This reminds me of our childhood days…there is a lot of siniguelas now on the fruitstands. Lately,I realize how fortunate we are to have a lot of fruits all year round. I have a santol tree in the backyard and it has really sweet fruit. Waiting for it to be ready for picking…big and juicy…yum.

    Silly lolo…you’re so silly…hahaha

    May 14, 2009 | 8:55 pm

  35. Vicky Go says:

    I do miss duhat, ripe ones that are shaken w salt. The only fair enough substitute is ripe sour cherries (not in season yet) washed & shaken w coarse sea salt. But really doesn’t compare w duhat or sineguelas (when is the season for the latter?). I also miss santol, manggang kalabaw, paho & of course lanzones!

    May 14, 2009 | 9:14 pm

  36. Artisan Chocolatier says:

    OMG!!! The last time I had them, i was wearing boots, shorts and beatle t-shirt ala marketman!!! hehehehe

    May 14, 2009 | 9:19 pm

  37. dhayL says:

    As soon as I saw the photo up top, ofcourse not reading the title yet, I thought it was olives, but then it turned out to be one off my fave fruits-Duhat!!!! nangangasim tuloy ako, and too bad for us, we can’t have it right now….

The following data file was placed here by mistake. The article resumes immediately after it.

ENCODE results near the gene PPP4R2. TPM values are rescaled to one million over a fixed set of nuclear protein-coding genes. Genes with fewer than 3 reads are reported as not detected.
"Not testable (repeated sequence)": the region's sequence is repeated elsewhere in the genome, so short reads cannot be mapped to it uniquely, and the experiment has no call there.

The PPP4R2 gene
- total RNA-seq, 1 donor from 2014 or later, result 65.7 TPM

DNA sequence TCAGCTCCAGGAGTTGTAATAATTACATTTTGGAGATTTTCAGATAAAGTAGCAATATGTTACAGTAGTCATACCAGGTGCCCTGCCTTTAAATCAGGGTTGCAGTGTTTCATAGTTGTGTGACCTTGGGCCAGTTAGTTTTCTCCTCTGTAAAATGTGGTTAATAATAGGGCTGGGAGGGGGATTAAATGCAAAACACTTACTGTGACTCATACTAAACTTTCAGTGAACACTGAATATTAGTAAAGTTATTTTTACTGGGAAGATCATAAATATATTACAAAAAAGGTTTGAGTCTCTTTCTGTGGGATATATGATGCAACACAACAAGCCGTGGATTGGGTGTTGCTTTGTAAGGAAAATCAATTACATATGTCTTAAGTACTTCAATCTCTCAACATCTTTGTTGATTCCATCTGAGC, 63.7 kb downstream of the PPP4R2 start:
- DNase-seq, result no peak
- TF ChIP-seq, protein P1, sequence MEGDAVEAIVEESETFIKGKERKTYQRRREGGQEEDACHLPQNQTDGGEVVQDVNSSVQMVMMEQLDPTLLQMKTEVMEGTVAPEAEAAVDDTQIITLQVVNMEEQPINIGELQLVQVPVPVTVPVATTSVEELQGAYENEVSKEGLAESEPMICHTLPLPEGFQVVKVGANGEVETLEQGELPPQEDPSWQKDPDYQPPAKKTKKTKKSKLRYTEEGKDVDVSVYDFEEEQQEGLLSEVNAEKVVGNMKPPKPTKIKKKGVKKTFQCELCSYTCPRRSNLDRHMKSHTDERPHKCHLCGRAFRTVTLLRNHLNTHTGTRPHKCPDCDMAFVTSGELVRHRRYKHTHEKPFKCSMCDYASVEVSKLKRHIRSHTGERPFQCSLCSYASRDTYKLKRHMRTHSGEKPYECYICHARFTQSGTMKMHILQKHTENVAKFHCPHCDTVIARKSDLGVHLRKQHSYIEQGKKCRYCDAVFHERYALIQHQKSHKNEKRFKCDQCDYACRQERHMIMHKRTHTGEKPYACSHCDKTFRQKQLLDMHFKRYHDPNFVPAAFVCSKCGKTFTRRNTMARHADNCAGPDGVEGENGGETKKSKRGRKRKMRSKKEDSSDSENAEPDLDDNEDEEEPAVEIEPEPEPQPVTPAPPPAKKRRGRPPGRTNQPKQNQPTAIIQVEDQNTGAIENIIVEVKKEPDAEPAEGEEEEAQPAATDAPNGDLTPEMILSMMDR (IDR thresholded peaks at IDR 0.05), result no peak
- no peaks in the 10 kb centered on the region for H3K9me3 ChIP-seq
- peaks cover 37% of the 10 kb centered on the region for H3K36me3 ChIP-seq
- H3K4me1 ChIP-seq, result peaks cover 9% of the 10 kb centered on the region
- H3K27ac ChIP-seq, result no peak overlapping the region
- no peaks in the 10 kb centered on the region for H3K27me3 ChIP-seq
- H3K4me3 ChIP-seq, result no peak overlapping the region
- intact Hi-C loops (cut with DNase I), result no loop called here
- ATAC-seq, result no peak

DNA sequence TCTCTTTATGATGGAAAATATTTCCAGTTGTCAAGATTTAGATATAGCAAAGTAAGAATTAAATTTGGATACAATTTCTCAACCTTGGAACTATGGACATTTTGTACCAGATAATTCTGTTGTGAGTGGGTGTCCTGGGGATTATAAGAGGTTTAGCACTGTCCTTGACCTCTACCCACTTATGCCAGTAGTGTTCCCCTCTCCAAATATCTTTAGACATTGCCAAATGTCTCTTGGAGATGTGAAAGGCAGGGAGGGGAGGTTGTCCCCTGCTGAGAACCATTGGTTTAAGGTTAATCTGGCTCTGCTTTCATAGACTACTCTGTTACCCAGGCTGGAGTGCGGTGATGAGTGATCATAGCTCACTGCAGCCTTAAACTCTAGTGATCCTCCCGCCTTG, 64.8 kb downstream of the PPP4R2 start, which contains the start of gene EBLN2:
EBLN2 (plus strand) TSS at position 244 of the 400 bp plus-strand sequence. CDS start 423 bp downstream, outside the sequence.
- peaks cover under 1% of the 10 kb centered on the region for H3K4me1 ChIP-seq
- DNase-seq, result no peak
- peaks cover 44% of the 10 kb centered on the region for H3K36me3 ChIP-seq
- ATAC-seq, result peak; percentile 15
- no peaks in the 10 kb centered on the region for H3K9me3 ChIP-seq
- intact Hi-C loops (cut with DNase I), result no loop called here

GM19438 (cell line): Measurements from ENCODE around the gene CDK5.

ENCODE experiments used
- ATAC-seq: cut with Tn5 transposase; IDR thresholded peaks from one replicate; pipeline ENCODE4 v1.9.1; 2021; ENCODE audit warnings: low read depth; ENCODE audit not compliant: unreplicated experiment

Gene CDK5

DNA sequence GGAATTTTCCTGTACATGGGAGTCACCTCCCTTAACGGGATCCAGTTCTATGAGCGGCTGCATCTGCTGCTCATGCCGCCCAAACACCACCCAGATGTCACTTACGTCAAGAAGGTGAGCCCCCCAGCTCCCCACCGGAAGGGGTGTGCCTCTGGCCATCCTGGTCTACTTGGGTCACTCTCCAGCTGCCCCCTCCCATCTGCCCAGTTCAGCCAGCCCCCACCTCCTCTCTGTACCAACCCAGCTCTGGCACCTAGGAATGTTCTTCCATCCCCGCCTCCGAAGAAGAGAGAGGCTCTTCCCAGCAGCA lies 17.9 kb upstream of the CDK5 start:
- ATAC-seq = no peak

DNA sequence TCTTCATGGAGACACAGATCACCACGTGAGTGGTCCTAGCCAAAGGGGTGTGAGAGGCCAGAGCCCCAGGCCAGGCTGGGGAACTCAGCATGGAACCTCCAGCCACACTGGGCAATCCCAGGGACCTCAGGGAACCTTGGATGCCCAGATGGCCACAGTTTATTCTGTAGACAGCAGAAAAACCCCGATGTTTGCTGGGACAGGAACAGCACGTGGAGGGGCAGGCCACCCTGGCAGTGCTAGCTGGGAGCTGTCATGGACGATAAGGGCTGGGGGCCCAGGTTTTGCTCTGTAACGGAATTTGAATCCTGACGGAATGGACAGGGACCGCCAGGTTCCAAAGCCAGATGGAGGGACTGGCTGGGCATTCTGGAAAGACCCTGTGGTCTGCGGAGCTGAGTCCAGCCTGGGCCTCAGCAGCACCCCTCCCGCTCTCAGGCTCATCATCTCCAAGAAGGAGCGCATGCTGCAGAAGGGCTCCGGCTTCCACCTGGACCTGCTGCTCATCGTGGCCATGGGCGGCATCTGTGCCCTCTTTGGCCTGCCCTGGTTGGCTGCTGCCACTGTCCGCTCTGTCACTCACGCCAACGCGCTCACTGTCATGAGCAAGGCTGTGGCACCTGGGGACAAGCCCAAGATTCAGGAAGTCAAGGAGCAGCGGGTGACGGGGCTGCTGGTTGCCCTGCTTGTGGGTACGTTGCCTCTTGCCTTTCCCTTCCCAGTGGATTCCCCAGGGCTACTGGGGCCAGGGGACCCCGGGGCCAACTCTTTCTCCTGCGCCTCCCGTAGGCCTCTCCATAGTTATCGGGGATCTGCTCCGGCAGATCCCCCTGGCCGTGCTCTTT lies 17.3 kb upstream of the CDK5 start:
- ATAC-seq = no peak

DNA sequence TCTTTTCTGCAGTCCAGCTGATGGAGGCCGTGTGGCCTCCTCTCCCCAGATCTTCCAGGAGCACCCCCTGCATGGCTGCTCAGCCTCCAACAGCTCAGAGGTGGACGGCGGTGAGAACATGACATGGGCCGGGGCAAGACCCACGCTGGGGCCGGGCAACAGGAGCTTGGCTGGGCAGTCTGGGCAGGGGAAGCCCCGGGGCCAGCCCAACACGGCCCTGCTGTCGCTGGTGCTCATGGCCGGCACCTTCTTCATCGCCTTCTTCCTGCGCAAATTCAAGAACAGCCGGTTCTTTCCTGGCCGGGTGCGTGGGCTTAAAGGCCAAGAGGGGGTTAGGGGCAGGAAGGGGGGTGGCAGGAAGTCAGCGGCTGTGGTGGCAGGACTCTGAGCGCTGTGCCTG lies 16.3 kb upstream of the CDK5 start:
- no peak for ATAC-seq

May 14, 2009 | 9:36 pm

  38. dishesandplaces says:

    now this brings back memories! we had a big duhat tree in our yard when i was growing up. during duhat season a lot of kids from the vicinity would come and try to take their pick – so it was actually a mad harvest race between them and us

    May 14, 2009 | 9:58 pm

  39. Naz says:

    4 betty q: No, I honestly have not tried the Staccato variety. Most of the cherry farms we do our picking from here in Brentwood, grow the ‘Bing, Rainier, & Vans’ varieties, no Staccato. Is that only grown in Washington? By the way, we are planning to go up north, would it be alright to meet you i2i? Send me an e-mail, esnazareno@comcast.net

    Sorry, MM, for hijacking your post. I have been wanting to communicate with betty_q for a long long time.

    May 14, 2009 | 10:19 pm

  40. kim says: